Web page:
“Feudalism” is a term that describes a social system that went hand-in-hand with an economic system knows as “manorialism.” Like all things, feudalism varied by time and place. For example, feudalism didn’t take hold in England until the invasion in 1066. Feudalism didn’t end in France until the Revolution in 1789 and didn’t end in Russia until the Revolution in 1917.
Under manorialism, the lord (that’s a catchall; he could be a Duke, Earl, Knight, etc) of the land (manor) was supported economically by the people that lived on the land. In return, the lord had to provide protection in times of war, food in times of famine, etc.
Feudalism dictated the relationships between the lord and those dependent upon him (vassals). There was a hierarchy of peasants, for example. Slaves were at the bottom (and there was slavery in the Middle Ages, though it’s not often discussed), and of course they could be bought and sold.
Serfs, the next step up, could not be bought and sold, but they were bound to the land. They could not leave the land. In England, many would run away to London; if they managed to live in London for a year and not be caught, they became free men, and could stay.
Next were villeins – tied to the land, like serfs, but with more rights, like freemen. This word is related to villain.
After that, closer to the top, were freemen. They could move if they wished, and had more rights.
What kind of rights? For example, the number of days one had to work on the lord’s land. A serf might have to work 5 out of 7 days on the lord’s land, leaving just 2 days for his own farming. A free man might only have to work 3 out of 7 days. Status also dictated things like amount of money/taxes owed, amount of crops, how much one had to pay to the lord in order to marry, etc.
In the United States, we learn about settlers living on their own in the wilderness, a small cabin on a big plot of land. As a result, we often view medieval people that way. While certainly some people lived on their own, most people lived in villages – it was safer (there were bandits, Vikings and other invaders, plus dangerous animals like wolves). As a result, farmers would then travel to the fields located outside of the city/village (see the Tres Riche Heures images what this actually looked like, at least in the early 1400s).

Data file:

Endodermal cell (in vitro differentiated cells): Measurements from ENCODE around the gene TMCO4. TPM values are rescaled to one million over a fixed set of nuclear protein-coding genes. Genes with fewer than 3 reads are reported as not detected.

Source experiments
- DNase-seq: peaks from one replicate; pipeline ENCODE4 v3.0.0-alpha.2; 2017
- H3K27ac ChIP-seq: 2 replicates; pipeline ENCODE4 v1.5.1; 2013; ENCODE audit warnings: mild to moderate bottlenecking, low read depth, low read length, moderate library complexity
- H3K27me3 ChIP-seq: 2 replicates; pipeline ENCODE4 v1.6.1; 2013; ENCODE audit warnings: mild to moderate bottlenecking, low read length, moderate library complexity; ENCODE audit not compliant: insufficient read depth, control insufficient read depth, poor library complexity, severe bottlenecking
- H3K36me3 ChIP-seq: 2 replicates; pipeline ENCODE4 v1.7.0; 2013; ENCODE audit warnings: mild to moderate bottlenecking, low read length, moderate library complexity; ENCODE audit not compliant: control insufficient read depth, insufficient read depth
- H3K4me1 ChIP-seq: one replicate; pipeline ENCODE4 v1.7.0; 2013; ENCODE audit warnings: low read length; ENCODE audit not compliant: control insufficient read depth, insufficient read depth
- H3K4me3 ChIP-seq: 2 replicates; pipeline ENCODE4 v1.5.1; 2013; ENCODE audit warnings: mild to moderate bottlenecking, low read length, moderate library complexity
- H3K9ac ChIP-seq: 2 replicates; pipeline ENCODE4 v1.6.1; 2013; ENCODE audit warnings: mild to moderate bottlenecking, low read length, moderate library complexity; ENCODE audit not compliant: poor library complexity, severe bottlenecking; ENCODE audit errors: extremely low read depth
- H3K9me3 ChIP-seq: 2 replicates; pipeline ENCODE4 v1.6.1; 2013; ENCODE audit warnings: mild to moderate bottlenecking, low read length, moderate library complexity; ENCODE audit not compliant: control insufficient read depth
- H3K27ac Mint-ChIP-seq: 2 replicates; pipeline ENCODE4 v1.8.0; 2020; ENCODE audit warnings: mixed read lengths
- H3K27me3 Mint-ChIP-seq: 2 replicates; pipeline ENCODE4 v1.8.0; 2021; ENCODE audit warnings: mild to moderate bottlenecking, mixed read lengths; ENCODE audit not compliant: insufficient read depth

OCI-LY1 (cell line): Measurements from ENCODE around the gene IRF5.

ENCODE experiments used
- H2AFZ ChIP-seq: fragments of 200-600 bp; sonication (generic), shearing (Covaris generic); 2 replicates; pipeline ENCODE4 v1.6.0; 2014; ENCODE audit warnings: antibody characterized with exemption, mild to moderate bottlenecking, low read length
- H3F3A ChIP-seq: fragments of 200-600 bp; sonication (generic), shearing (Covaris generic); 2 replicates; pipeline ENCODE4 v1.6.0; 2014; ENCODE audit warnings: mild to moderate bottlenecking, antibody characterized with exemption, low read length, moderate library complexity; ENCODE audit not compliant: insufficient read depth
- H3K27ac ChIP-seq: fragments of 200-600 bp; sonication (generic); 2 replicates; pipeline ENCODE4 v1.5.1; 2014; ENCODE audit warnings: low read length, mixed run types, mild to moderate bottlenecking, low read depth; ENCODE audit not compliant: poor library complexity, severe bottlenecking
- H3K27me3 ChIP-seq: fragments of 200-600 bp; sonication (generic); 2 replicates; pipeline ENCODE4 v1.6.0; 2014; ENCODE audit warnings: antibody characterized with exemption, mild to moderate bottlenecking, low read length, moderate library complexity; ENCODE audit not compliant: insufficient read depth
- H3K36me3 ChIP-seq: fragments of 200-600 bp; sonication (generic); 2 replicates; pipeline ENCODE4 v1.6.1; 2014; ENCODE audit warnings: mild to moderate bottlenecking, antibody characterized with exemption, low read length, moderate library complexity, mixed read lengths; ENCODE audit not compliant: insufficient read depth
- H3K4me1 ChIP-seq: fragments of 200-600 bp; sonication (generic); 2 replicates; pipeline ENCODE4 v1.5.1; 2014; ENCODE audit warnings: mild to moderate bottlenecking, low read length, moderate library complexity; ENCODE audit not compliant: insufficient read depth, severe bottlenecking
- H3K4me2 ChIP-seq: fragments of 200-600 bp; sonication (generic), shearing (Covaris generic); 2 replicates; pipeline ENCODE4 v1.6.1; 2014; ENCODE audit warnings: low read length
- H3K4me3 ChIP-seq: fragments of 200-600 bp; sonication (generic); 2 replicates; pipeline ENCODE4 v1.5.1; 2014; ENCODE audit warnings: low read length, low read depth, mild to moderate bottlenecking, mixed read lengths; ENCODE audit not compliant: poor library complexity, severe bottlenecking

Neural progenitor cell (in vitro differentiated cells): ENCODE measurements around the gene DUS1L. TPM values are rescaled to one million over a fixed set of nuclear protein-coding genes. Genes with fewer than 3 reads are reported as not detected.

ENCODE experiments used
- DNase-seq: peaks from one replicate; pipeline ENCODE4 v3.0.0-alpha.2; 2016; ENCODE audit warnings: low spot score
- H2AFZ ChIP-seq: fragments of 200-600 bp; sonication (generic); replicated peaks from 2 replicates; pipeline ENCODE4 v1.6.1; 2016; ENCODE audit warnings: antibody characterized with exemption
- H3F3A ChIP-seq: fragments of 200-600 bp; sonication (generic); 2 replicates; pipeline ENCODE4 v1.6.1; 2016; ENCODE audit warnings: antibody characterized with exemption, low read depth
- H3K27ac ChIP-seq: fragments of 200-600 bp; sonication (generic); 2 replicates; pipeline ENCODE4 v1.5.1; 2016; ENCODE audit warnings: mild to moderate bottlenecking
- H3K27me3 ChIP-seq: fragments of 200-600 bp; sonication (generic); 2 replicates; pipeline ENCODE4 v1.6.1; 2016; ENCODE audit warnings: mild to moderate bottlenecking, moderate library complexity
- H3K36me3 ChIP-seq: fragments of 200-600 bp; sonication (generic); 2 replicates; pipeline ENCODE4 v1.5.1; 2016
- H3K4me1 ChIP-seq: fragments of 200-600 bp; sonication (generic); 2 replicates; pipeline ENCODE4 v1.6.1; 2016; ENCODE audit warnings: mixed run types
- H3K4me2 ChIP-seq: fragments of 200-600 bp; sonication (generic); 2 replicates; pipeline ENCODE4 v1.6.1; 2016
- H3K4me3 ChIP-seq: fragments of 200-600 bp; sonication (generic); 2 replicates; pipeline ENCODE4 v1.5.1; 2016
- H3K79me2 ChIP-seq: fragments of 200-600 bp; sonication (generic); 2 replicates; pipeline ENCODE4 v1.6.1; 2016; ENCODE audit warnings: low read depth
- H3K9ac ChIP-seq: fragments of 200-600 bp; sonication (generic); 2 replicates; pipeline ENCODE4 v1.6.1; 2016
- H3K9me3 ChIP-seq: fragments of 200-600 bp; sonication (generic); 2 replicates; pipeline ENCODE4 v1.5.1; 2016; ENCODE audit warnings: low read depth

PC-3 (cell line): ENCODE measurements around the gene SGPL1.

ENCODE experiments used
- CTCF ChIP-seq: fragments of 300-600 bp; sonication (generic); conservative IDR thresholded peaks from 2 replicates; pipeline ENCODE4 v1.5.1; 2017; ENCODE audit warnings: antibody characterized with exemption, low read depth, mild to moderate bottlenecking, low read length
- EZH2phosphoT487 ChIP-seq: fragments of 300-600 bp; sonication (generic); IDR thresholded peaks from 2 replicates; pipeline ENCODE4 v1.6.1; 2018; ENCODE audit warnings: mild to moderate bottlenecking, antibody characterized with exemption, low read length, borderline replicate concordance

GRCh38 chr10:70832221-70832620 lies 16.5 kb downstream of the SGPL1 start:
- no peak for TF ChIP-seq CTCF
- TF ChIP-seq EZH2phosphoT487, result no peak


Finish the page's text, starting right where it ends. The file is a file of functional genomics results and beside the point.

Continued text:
(Also, this meant labor was often divided – for example, one person would bake, one would brew beer – it was rare for one housewife to complete every single chore all by herself. She usually traded with her neighbors.)
The land was divided into strips so that no one person had all good or all bad land. Your status determined how much land you had for your own use. Most animals and equipment were held in common. Around the year 1000, the “three field system” or crop rotation became widespread practice. This meant that every season some land was allowed to “rest” – it wasn’t planted repeatedly (this depletes nutrients). This led to larger yields, which meant more food, and in turn a population explosion in Europe.
Anyway, the lord of the land lived in a dwelling – a manor house, a great hall, a castle. It had to big enough to house all of the villagers in times of trouble. Over time, the buildings became more elaborate and adorned with towers, etc. But the earliest buildings were simple stone structures (compared to a villager’s wooden, daub, and thatch house). (Daub was a mixture of sand, clay, dung, and other such materials, and thatch was usually straw.)
The lord was also in charge of legal disputes.
Under feudalism, everyone owed someone else. Serfs and villeins, tied to their land, only had one master. But higher ups could owe allegiance to one or more different people. A duke might be beholden to two earls. The duke would owe his lord (be it another duke, an earl, the king) military service and a number of soldiers. Sometimes he would owe food, taxes, etc.
Looking at Dragon Age: the knights are vassals of Arl Eamon. Eamon, in turn, is a vassal of the crown. The knights might have their own vassals, too. The knights owe Eamon service, and Eamon owes the crown his knights.